Taz is an independent creature, choosing to live in his own cat house outside Hilary’s back door. It’s a cosy place, lined with newspaper, blankets and a comfortable cushion. He comes into Hilary’s home from time to time, but the cat house has always been his favourite sleeping place. Hilary recently noticed that Taz had developed a limp. He was still as active and mobile as ever, but he was favouring his right foreleg, his head bobbing as he walked. She decided that a visit to the vet was in order, so she fetched the cat carrier in preparation for the trip. Taz must have had some distant memory of the significance of the blue plastic cage: when Hilary went looking for him, he’d vanished. He didn’t come back for the next four days. She looked everywhere, but there was no sign of him. Then one evening last week, she heard a miaow: Taz was at the back door. The lameness was now much worse, and he was holding his right foreleg up, unable to put any weight on it at all. It was as if he’d come back, looking for help. Hilary kept him indoors overnight, worried that if she let him sleep in his normal cat house, he’d disappear again. She brought him up to see me first thing the following morning. When I examined Taz, it was obvious that the focus of the lameness was in his right shoulder, which was swollen and painful. The poor cat was not at all happy as I gently felt the sore area. I admitted him for a short anaesthetic,...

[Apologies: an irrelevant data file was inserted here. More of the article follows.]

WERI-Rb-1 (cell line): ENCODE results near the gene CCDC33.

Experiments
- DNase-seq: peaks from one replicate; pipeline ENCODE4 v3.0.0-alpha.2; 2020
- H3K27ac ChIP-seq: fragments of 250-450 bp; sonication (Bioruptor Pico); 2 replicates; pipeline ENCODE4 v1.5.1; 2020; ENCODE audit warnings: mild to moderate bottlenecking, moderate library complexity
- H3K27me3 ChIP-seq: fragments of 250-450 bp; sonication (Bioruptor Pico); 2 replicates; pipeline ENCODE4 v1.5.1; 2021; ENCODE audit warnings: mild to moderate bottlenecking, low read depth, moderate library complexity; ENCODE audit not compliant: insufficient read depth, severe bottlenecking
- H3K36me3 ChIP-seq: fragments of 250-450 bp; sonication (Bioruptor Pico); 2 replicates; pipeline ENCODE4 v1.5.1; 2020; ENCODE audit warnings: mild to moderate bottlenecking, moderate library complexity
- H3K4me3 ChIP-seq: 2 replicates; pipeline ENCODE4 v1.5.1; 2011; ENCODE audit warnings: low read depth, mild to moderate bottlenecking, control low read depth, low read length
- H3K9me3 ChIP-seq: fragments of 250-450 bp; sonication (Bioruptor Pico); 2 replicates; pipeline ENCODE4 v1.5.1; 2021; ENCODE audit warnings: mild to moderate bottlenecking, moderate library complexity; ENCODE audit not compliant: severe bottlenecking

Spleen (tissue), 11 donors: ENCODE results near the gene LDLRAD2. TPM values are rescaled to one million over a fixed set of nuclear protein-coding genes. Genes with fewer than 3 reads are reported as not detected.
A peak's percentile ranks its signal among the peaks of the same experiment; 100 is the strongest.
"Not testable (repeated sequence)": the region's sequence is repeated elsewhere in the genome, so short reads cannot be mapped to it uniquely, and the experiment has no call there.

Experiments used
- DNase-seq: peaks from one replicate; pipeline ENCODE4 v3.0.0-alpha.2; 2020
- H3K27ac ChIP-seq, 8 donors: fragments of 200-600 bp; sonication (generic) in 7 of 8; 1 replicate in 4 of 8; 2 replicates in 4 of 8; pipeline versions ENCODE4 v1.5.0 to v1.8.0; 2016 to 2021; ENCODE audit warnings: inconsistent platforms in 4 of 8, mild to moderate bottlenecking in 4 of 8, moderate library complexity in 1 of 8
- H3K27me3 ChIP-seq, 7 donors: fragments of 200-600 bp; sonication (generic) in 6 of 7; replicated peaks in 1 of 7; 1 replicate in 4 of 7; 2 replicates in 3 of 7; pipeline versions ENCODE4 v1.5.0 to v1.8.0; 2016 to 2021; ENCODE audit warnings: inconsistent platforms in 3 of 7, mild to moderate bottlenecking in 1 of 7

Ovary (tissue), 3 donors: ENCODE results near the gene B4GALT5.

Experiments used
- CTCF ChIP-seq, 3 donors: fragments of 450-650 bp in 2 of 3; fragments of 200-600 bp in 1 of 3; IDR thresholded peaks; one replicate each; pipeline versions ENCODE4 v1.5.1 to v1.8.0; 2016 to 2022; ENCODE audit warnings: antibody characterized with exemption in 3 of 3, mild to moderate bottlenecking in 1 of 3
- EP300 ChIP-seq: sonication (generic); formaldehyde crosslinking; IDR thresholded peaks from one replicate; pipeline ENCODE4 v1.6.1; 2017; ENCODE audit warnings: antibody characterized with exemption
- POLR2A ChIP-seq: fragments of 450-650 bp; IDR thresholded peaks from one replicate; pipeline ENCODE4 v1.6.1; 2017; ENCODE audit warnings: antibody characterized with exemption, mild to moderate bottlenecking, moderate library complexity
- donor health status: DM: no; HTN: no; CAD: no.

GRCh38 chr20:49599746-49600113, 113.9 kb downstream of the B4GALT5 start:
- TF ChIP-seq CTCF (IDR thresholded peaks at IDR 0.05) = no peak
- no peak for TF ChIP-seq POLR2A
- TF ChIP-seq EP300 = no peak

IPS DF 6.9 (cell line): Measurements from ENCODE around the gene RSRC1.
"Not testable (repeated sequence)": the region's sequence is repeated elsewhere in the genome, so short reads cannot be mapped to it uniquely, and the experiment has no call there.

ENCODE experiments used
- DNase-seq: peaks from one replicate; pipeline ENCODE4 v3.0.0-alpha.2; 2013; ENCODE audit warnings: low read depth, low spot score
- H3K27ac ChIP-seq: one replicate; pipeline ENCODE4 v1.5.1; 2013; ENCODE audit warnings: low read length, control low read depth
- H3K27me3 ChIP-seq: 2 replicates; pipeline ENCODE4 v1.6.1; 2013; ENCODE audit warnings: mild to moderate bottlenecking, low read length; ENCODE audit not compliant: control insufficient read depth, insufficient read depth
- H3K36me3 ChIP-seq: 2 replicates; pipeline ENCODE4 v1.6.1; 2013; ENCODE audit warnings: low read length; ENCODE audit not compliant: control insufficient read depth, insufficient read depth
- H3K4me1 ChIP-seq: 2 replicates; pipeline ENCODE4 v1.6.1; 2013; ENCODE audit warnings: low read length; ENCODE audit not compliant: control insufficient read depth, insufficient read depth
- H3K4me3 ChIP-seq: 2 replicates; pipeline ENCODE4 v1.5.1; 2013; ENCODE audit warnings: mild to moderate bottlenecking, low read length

Ginger the cat had toothache

Ginger the cat had toothache